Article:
Unless you want the roller coasters of local currency bond funds, it would seem more advisable to stay in U.S. dollar denominated emerging market funds. This theme was also pursued in a recent article by Emerging Money on Seeking Alpha that advocated for the closed-end Aberdeen Asia-Pacific Income Fund (NYSEMKT:FAX) which invests primarily in bonds that trade in U.S., Australian, or New Zealand dollars. The article points out that FAX currently yields 5.3% and:
Its net asset value [NAV] rate of return has averaged in excess of 10% per year for the most recent 1, 3, 5 and 10 year periods. It has averaged 8.11% per year for the past 15 years.
This sounds great, so I decided to look at a chart for the life of the fund.
Source: Yahoo! Finance FAX maximum chart, as of December 9, 2012.
Sigh. Those are some steep drops when it drops. This does not look as good as it sounded for a 5.3% yield.
My Worry Should Be Your Worry Too
Bond yields of all types of bonds historically go in cycles. Yields on high grade debt are at all time lows which is pushing more people into lower grade debt to get the yield they need.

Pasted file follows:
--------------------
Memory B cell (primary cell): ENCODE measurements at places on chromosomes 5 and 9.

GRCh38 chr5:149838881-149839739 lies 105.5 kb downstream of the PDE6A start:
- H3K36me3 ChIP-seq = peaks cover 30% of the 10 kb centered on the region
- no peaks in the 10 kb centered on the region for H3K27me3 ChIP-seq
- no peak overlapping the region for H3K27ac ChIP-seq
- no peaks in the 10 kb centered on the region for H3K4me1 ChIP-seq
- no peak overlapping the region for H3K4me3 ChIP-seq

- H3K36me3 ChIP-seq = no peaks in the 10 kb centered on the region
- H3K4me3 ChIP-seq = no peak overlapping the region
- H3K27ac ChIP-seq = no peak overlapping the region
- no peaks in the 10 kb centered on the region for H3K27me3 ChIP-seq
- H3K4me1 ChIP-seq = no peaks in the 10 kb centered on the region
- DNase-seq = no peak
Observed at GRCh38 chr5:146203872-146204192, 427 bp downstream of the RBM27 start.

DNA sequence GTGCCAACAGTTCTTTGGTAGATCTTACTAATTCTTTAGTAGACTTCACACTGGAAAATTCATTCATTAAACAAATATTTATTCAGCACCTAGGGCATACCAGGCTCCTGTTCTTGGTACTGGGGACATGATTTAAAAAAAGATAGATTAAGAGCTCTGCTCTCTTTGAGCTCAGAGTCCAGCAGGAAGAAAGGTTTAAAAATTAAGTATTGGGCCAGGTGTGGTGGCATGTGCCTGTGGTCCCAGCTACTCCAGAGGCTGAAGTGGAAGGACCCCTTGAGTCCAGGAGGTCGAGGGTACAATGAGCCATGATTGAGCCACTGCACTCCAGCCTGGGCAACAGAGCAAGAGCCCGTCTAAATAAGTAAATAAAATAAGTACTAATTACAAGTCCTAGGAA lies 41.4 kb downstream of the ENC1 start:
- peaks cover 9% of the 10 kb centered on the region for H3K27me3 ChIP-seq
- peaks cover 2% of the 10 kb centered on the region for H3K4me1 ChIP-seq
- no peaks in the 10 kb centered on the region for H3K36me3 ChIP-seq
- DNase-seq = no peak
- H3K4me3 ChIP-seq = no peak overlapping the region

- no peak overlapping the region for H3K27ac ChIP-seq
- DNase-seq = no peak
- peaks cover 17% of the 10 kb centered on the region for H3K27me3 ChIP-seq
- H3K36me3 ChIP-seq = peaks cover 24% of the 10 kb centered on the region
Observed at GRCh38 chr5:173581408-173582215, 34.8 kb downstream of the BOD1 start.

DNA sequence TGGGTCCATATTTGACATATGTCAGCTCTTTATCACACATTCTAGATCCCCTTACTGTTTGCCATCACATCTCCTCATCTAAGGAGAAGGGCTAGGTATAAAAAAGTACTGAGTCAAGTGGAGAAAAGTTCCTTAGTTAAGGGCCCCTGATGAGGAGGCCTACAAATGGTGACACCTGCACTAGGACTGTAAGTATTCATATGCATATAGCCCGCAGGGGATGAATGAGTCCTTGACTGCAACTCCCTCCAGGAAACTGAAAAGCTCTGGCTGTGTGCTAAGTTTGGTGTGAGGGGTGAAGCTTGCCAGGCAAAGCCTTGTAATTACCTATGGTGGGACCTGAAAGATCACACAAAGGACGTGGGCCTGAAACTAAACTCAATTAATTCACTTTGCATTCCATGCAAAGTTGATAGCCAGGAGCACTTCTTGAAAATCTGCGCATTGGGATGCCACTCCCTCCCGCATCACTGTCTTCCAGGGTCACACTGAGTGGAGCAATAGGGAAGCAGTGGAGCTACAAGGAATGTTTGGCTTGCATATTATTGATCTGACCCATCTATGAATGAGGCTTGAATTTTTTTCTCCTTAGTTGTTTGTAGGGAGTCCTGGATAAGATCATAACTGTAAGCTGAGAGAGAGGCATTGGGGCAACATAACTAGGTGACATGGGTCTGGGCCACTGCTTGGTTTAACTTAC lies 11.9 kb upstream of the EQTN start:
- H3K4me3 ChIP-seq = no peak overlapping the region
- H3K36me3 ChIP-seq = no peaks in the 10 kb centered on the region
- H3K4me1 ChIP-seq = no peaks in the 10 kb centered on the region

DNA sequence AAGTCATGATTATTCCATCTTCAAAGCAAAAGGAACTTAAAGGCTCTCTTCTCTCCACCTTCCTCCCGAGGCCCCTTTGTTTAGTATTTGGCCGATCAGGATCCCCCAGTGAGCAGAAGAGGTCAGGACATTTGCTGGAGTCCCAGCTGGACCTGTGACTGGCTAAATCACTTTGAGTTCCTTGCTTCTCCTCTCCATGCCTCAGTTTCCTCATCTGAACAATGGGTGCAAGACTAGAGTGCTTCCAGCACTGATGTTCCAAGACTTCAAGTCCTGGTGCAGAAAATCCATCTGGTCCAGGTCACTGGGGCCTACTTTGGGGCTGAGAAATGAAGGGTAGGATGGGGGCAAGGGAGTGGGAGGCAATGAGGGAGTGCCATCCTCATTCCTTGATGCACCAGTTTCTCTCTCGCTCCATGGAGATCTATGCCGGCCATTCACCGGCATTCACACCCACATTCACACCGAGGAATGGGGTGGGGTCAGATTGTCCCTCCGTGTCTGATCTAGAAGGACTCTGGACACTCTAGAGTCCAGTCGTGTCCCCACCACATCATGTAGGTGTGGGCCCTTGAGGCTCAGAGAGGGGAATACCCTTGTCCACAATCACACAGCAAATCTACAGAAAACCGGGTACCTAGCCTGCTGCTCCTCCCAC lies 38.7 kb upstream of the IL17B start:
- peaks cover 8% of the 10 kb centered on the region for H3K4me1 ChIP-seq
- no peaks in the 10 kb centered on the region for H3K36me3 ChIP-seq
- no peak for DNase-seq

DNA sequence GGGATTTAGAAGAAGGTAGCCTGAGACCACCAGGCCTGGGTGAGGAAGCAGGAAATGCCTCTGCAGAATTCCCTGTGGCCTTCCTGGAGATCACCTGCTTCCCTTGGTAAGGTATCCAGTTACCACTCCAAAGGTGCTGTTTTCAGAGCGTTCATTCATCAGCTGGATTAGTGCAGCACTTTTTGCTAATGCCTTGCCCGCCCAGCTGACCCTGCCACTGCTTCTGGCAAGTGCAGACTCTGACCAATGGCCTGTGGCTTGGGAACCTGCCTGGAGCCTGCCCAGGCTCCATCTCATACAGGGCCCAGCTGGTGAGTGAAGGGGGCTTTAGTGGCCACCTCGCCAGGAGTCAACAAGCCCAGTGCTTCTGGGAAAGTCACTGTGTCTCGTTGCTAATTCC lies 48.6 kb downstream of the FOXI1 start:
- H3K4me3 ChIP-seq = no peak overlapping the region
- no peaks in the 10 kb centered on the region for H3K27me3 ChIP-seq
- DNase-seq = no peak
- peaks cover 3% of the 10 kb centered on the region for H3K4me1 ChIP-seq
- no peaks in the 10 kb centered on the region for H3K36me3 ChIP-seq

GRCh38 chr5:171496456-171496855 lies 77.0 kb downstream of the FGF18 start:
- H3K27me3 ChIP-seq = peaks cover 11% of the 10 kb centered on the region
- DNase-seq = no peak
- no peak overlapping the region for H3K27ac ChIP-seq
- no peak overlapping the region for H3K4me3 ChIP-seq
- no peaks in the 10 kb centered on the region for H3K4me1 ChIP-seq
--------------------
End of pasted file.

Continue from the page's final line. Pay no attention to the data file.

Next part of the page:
However, this is a bad idea.
Source: Standard & Poor's.
The problem with pushing into higher yielding low quality securities is that when yields across the bond spectrum are near historic low rates, it means yields are most likely to go up in the next few years. And, when yields go up, the price (or value) of the bonds goes down.
Thus, my worry is that the carnage of the tech bubble and real estate bubble that has led Federal Reserve Chairman Ben Bernanke to low interest rates in the U.S. (with knock-on effects around the world) will lead to further carnage in emerging market and frontier market debt, not to mention higher grade sovereign bonds.
To understand what I worry there will be more of in the future, please watch this 6 minute video by Felix Salmon on litigation about Argentina's default on its sovereign debt (he uses Legos, it is quite fun). Unless you're a professional bond trader, the risks of emerging and frontier market sovereign debt do not justify accepting the current low yields being paid.